Updated SuSE US president Volker Wiegand says he's been misrepresented by Linuxgram's "Fallen Angel" article. No, he doesn't think Linux businesses are inevitably doomed, and SuSE is sticking around to be profitable. And nor is SuSE pulling out of S/390 ZServer development, he says.
"I've laid off thirty of my best friends, said Wiegand. "That doesn't feel good. I was emotionally moved and this lady took advantage."
He says hypothetical discussions with Linuxgram about technology waves were "wilfully misinterpreted as comments about Linux and SuSE respectively. No, he believes in Linux - SuSE is a pure play Linux company and is focused on getting profitable. And no, he wasn't talking about SuSE being up for sale: it isn't.
Wiegand says there were communication problems with the announcement and that PR staff had been given too little information.
He confirms that between 12 and 15 people will remain at SuSE's Oakland office, while 30 to 35 have lost their jobs. "Some people haven't taken the decision yet," he said, referring to relocation or redundancy.
In a press release issued yesterday, the Germany- headquartered company said: "While SuSE remains fully committed to the US market and our US customers, we can be more effective by streamlining our on-site presence in the US and integrating certain functions such as the technical support into our operations in Europe."
A call centre of 100 staff has recently opened in Europe, adds Weigand, for English-based support. But more than just support has been axed. Key enterprise developers, including Alan Robertson and the HA (high availability) team have lost their jobs too.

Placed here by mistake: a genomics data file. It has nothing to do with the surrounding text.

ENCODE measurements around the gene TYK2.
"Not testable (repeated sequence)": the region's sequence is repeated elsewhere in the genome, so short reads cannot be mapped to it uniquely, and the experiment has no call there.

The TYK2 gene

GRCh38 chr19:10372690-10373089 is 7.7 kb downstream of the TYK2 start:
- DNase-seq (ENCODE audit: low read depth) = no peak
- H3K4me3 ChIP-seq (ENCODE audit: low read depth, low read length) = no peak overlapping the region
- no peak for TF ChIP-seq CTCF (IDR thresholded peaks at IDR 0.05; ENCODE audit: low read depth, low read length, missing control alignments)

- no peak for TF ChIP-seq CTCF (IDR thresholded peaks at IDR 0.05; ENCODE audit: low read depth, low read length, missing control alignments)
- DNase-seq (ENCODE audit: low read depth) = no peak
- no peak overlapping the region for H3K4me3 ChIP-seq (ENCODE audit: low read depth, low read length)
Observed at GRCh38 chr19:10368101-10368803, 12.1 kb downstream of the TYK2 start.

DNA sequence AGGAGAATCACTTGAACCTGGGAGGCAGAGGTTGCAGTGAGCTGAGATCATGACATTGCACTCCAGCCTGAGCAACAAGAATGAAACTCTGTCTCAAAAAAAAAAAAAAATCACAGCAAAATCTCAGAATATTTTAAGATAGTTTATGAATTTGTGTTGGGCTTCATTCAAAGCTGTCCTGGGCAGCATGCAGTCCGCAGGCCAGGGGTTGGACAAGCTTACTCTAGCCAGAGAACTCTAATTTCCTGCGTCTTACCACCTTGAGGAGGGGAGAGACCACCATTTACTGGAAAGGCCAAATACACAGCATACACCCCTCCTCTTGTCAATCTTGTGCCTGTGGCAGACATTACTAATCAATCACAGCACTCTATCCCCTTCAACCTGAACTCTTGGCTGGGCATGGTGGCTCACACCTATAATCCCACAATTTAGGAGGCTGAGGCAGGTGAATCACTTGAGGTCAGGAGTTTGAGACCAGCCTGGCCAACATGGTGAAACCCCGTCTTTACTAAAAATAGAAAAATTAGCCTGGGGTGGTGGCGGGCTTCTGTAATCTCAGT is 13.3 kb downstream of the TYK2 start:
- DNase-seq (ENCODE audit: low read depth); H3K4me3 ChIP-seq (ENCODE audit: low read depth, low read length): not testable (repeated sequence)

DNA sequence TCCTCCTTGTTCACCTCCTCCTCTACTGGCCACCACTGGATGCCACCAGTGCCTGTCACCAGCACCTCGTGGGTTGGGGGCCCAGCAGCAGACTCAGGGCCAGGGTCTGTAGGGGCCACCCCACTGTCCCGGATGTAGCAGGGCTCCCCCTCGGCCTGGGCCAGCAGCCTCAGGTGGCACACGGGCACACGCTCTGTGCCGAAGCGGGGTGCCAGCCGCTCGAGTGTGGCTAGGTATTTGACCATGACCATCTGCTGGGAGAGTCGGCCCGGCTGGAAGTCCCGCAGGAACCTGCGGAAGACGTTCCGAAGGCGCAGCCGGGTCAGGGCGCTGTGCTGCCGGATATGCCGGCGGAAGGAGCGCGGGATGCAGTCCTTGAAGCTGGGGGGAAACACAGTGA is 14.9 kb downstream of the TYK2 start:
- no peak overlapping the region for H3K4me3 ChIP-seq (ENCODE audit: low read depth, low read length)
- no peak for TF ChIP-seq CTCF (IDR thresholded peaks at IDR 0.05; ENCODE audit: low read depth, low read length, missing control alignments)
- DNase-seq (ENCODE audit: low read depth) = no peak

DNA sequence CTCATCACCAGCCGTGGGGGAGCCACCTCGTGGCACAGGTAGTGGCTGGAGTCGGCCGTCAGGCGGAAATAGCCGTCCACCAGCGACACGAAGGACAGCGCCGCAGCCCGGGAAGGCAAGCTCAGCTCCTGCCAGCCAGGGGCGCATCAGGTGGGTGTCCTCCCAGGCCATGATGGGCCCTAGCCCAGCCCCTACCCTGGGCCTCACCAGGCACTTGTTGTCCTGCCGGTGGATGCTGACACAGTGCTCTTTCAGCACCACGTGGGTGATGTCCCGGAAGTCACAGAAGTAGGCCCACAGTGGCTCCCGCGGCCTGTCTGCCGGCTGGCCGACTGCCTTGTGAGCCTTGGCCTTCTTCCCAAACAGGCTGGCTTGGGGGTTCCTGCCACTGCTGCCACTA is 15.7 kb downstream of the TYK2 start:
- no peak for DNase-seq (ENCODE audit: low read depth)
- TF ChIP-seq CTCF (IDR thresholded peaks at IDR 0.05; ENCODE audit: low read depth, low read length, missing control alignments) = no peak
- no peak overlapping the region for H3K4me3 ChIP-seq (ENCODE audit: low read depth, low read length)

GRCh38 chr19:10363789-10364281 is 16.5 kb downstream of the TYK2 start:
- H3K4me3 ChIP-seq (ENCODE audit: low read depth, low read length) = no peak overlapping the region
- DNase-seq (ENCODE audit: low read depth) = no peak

"We had to concentrate a lot of HA in Germany. We're concentrating a little more on FailSafe as the basis of HA work in SAP's Linux Labs," said Wiegand.
FailSafe is the clustering technology that SuSE helped persuade SGI to release as open source. But wasn't it going to be hard to concentrate on HA by laying off the key staff, we asked? "Yes, but we can't keep too many projects in HA under our direct control," was Wiegand's reply.
Wiegand can't speak for SuSE's IBM AS/400 plaform work and he's adamant that S/390 will continue.
"We've done the engineering. We've seen that this is a process that's coming to closure now and it's time to move on, and deploy." Wiegand said. By missing out the "deploy" he told us today, we were giving the impression that SuSE was cutting the platform loose
"Our S/390 committment has increased," he told us today. We hope SuSE Germany can confirm this today.
He cites the move of two staff into Oracle, where they'll be working as SuSE employees, as an example of strengthening ties with enterprise partners (SGI and Compaq are also examples). ®